Ash Wednesday

It’s a rainy, wet day here in Plymouth—gray and fitting. I have a little bit of a headache. One of those irritating ones I used to get in school after reading too much, where whatever I would try to focus on would turn into a ball of glowing white static. Good times.

Which doesn’t have anything to do with Ash Wednesday.

But speaking of the weather and speaking of the date and speaking of reading too much for school, I was ruminating on one of T. S. Eliot’s long poems this morning, aptly titled Ash Wednesday, and although it’s way too long to post and I debated anyway whether or not it was worth risking the whole “blessed sister, holy mother, spirit of the fountain, spirit of the garden” thing (which tends to throw some folks off), I did want to just share my absolute favorite part.

Suffer us not to mock ourselves with falsehood
Teach us to care and not to care
Teach us to sit still
Even among these rocks,
Our peace in His will

I love that.


I love the simplicity and the acceptance.


It's hard to feel accepting right now, to be honest. I feel at peace with God, but I am continually appalled by people who claim to speak for God but only succeed in wounding those in their care. Gandhi's famous complaint makes a lot of sense to me these days. I like your Christ. I do not like your Christians. They are so unlike your Christ.


I don't say that because I think it's the best way to be or the only way to be or anything like that. I say it because that's where I happen to be. I think the hardest thing in my spiritual life has always been to disentangle the real Christ from all the Christians who have abused and manipulated others in his name. The dark underbelly of faith is what I see when I look at the Church these days, though I know in my head there must be many, many Christians who oppose that. And I find them now and then in books and coffee friendships, random emails and phone calls. That is the most genuine community of faith I have ever found.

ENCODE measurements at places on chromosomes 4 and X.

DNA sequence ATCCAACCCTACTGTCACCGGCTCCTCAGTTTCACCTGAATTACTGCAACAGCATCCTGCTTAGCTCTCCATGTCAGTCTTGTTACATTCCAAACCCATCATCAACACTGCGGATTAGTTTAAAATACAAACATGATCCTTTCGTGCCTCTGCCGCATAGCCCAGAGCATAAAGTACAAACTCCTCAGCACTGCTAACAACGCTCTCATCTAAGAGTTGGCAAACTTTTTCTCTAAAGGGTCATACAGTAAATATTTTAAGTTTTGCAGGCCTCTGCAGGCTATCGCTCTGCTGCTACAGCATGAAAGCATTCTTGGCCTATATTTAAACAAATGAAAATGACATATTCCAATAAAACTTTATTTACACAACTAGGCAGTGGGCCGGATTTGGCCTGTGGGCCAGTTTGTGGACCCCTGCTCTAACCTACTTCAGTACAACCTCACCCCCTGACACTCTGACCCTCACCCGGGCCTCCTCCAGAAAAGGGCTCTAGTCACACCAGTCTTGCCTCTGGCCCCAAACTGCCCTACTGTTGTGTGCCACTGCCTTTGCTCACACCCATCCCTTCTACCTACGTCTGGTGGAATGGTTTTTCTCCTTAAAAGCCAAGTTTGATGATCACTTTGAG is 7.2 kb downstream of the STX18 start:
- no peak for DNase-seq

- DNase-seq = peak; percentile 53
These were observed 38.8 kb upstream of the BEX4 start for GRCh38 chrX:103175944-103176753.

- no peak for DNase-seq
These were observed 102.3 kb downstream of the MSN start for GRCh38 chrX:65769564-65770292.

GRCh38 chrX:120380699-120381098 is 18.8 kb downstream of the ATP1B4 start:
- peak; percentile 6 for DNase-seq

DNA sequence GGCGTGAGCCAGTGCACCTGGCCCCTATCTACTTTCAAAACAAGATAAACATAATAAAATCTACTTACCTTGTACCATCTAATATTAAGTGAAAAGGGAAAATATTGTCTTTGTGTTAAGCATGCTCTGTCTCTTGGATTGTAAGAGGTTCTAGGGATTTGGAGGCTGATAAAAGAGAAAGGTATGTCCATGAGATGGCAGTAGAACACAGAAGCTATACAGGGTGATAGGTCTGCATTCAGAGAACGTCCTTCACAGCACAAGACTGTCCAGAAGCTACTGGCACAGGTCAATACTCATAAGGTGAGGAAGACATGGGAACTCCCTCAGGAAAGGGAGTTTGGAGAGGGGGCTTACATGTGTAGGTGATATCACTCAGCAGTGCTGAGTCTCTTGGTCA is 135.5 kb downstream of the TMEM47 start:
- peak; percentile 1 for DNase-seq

Mostly, I love occasions that allow for doubt and the acknowledgment of pain.


They feel the most truthful to me these days.
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4 thoughts on “Ash Wednesday

  1. Loved your quote. In my experience, there are a few great, faithful, Christlike people, but most of us are pretty good most of the time but pretty miserable friends at other times. I think that goes with the territory of intimacy. A casual friend can be a great friend, but those you live with day in and day out all the time will sooner or later disappoint once in a while, I think.

  2. While I think you’re right that even friends occasionally disappointed one another, I’m actually mulling over a much larger scale of awfulness at work here.

  3. That was a great little quote. I’m really interested because I saw a documentary on the Hutterites a few years back, called, “To Care and Not to Care.” It undoubtedly got its title from that poem. The Hutterites are really big on not caring about what happens to them. In fact, in interview after interview they’d be asked what they preferred or wanted to have happen in this or that situation, and they would say, “I don’t care.” Funny how such different people can arrive at the same thought from totally different directions.

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